Tuesday, 24 February 2009

On a lemony roll, or should I say scone?

The wonderful goodness of the recent Meyer lemon experiments got me thinking about how I don't actually bake enough purely with lemon. I adore lemons and yet searching through the recipes I've made and posted I think there are only a couple that actually use lemon as the main flavour, and that's just not right.

So when I found us without bread for breakfast on Sunday morning I couldn't resist making something with lemon again. I hunted out the amazing scone recipe that has been handed down from my grandmother, to my mother and now to me, and decided that the light texture and wonderfully quick and easy recipe would match perfectly with my desire for lemon and growling impatient stomach.

This time I used a normal lemon, but I think the sharpness was just what I needed as I find things that are too sweet a bit much in the morning. I made a half match which wielded four triangular scones (rolling and using round cutters was just too much), perfect with coffee for Sunday breakfast. We were having brunch as it happened so these scones were added to other things, and so got a dash of maple syrup across them. Oh yes, do that, it's lovely.

These are some seriously delicious scones, so be warned you might scoff them all in one sitting without noticing. I'm so glad I only made four. Oh, and they really don't keep well so you just have to eat whatever you've made in one day. I wish I could lie and say that's a shame, but it really isn't!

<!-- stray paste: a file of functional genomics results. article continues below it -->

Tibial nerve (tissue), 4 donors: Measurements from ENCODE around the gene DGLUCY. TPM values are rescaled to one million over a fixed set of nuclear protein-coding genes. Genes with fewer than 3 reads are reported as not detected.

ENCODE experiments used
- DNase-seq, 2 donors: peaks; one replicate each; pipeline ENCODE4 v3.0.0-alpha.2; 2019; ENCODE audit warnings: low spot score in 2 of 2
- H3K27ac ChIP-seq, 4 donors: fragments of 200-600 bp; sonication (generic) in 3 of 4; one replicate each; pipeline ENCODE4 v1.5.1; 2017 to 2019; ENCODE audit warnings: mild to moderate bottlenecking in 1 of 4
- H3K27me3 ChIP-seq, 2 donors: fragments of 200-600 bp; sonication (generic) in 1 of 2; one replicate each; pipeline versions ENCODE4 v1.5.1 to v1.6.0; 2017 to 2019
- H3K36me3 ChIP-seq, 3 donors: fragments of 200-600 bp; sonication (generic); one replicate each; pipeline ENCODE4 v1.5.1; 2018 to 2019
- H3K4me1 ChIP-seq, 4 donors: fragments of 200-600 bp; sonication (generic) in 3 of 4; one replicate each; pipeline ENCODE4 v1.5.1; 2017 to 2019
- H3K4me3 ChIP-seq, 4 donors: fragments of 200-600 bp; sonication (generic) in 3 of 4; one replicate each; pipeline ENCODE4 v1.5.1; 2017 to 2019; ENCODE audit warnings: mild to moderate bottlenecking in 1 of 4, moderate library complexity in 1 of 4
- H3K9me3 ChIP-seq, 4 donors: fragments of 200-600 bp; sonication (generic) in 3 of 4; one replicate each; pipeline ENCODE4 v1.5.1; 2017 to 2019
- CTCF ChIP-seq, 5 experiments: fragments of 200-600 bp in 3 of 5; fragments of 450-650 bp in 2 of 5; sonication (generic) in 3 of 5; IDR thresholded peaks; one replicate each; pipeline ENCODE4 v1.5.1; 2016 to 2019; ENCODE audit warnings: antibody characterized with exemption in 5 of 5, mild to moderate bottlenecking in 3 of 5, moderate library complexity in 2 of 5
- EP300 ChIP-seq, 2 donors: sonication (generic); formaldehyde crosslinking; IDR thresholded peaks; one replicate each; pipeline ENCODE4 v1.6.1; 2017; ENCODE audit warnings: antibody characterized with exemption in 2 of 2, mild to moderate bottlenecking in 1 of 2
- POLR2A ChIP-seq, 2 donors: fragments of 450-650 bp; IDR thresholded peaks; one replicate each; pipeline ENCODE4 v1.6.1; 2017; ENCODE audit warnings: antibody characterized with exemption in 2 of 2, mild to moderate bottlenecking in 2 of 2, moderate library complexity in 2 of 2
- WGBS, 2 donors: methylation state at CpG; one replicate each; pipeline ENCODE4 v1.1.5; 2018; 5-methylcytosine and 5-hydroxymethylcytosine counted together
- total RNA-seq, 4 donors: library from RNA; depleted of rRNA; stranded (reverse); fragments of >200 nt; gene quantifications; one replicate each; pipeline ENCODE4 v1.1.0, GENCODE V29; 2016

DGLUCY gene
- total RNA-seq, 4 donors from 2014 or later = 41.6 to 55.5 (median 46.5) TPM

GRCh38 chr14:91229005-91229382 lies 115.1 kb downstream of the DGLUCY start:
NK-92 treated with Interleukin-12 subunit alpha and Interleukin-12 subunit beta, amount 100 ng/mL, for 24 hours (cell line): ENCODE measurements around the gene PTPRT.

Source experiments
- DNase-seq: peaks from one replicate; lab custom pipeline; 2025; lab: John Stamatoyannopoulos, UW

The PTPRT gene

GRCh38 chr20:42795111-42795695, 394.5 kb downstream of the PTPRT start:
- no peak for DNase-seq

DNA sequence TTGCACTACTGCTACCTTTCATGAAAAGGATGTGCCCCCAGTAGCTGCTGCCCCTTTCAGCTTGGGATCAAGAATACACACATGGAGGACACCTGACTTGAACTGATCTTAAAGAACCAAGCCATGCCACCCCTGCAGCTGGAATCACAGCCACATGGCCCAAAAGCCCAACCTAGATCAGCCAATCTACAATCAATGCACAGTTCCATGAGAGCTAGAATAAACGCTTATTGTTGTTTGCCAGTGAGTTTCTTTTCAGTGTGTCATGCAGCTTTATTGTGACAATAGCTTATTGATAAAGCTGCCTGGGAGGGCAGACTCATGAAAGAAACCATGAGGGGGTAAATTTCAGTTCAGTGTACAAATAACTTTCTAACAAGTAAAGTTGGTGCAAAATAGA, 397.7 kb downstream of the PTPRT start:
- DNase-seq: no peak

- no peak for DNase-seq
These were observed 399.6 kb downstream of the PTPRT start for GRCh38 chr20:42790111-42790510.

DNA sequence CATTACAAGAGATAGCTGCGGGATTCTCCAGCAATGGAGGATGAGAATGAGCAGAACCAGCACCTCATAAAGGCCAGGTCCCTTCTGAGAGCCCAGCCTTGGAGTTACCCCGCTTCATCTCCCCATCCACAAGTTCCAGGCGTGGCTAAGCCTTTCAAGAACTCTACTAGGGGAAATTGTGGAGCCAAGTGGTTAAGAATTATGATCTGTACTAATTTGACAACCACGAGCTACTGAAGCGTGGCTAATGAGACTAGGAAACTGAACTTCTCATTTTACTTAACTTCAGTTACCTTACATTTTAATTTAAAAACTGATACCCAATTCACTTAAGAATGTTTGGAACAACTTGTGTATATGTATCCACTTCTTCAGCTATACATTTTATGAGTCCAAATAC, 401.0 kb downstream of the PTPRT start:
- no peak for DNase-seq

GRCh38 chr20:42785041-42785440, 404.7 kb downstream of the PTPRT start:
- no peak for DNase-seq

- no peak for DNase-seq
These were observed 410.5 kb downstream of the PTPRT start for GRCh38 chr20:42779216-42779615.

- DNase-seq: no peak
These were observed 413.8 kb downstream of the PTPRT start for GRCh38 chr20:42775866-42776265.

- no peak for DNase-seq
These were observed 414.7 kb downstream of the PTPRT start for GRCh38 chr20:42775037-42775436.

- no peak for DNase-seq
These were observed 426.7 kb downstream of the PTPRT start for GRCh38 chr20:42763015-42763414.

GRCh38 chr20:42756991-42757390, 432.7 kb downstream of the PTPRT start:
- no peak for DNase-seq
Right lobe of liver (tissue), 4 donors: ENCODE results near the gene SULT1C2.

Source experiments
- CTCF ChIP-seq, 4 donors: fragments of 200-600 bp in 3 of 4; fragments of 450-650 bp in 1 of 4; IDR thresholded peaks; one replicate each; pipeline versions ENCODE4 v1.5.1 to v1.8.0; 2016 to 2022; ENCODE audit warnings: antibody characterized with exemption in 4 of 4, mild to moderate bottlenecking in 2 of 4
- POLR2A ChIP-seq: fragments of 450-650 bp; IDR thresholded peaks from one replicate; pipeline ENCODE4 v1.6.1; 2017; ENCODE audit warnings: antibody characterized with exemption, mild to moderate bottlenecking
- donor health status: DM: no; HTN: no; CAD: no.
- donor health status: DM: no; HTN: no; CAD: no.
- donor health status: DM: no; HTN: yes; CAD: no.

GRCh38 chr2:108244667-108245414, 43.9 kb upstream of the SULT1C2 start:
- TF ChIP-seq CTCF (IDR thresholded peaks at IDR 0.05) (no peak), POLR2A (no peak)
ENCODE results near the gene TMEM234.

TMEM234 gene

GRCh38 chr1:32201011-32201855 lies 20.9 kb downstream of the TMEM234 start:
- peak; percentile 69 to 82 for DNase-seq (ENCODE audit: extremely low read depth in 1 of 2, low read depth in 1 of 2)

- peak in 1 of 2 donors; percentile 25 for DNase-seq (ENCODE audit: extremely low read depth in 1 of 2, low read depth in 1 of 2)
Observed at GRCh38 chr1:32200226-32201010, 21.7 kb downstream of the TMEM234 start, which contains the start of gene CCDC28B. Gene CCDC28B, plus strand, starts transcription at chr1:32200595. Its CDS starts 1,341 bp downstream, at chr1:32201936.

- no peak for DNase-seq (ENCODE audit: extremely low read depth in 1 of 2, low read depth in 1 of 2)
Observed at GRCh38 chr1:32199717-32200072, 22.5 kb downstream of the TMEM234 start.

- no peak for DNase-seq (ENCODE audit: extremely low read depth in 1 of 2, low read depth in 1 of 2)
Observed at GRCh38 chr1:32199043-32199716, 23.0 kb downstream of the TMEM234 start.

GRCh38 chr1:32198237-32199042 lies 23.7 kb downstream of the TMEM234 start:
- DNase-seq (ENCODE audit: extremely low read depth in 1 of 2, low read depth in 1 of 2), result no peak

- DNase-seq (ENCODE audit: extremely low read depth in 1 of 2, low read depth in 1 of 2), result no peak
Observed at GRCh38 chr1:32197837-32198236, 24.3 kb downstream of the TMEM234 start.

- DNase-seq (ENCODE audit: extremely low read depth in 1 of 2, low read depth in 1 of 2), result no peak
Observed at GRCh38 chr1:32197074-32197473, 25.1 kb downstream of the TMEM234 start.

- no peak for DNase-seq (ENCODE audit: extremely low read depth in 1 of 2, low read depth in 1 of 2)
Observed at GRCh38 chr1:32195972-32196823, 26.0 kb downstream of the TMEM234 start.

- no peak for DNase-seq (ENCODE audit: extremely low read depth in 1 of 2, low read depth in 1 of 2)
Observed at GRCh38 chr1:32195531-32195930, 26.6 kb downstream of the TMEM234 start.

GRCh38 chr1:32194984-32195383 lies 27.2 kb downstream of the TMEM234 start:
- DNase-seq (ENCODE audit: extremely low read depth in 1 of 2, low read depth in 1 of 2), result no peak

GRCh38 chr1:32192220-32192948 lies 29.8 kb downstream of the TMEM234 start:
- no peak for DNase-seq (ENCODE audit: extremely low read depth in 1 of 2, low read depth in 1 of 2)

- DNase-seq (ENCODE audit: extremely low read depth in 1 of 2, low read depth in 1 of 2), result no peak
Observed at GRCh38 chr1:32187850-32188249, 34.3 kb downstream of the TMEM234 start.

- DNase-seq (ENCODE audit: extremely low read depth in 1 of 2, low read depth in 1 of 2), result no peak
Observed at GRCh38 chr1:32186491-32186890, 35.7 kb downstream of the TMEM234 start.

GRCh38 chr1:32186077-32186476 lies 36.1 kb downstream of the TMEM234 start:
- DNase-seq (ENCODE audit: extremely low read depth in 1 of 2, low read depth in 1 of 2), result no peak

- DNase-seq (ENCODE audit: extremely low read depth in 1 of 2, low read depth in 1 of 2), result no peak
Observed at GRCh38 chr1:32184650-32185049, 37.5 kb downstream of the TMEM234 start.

Lemon Scones - makes four (but can easily be doubled or tripled for more)

4 oz self-raising flour
3/4 oz caster sugar
1 oz butter
1 tsp cream of tartar
1/2 tsp baking soda
zest of two small lemons, or to taste (I like mine pretty lemony)

Preheat the oven to 230C and line a baking sheet with parchment or silicone

Mix all the ingredients together, rubbing the butter into the flour so it becomes like crumbs. Add enough milk to make a dough. Roll out into a rectangle (don't roll too thin as they won't rise much) then cut across the diagonals to make four triangular scones.

Place the scones on the baking sheet and bake for 10-15 minutes (until they are just golden). Serve slightly warm with a tiny drizzle of maple syrup, or opened with lashing of butter and lemon jelly.

See, I told you it was easy!

p.s. I'm a little slow on the uptake, and have only just discovered this wonderful little bit of software that makes your pictures like old school polaroids. I'm totally in love with it and thought this recipe perfectly suited such a quaint picture.


Nicole said...

Oh, you have been holding out on me with a scone recipe handed down from your grandmother. You know we love our scones, only second to our love of popovers.
In my quest for the perfect scone you know I will have to give these a try. Hmmm....I wonder what lemon scones would be like with Seville Orange Marmalade? You can never have too much citrus.

Lynne said...

I'm sure my recipe says baking powder - is that the same?

Anonymous said...

Having indulged in the ritual of shrove tuesday pancakes I think your lemon scones sound a lovely idea and the perfect excuse to get off my sewing machine and into the kitchen

Rebecca said...

Comfortstiching: I need to do an incentive swap with you as I have my sewing machine all set up and can't drag myself out of the kitchen!

Lynne: Baking powder is half the strength of soda. I've just checked my version of the recipe and it definitely says bicarb. Mind my scones do puff some and the batter is very light.

Nicole: orange and lemon, it just has to be done. I might try that next weekend myself as an excuse to crack open another jar of marmalade.